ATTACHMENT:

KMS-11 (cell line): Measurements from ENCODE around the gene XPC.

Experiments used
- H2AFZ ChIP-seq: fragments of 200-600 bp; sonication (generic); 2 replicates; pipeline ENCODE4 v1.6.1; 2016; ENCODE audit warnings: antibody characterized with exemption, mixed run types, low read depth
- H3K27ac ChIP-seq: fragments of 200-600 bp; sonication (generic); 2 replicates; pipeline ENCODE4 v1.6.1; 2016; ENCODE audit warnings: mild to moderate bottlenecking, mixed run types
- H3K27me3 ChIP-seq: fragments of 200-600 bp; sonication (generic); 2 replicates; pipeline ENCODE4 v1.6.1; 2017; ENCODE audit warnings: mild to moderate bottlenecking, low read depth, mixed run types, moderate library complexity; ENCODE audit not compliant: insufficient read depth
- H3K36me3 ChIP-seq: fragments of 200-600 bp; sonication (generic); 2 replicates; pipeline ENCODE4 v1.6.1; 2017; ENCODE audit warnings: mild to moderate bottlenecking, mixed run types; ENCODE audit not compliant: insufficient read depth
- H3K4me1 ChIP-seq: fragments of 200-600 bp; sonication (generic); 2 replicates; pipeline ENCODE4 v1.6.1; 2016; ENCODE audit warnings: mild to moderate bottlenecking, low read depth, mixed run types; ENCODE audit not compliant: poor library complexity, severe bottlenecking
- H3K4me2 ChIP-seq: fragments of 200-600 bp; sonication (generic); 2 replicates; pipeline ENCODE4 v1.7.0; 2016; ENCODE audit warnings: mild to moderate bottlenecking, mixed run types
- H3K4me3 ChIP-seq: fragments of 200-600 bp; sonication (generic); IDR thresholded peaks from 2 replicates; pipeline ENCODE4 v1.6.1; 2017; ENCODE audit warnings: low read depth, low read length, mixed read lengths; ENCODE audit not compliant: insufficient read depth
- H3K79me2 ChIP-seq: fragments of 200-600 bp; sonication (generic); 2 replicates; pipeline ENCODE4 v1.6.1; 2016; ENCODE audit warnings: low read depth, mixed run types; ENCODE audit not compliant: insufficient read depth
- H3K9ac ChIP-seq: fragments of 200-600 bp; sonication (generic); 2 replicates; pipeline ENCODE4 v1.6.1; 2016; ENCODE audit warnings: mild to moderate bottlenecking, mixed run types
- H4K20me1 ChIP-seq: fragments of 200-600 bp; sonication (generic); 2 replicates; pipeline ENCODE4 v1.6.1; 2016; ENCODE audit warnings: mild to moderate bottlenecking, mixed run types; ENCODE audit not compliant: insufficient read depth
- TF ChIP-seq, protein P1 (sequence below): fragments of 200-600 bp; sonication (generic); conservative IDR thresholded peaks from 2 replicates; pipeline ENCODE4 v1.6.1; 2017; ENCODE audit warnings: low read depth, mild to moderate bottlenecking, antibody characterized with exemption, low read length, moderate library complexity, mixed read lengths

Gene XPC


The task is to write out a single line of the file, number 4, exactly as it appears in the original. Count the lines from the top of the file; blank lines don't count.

- H3K27ac ChIP-seq: fragments of 200-600 bp; sonication (generic); 2 replicates; pipeline ENCODE4 v1.6.1; 2016; ENCODE audit warnings: mild to moderate bottlenecking, mixed run types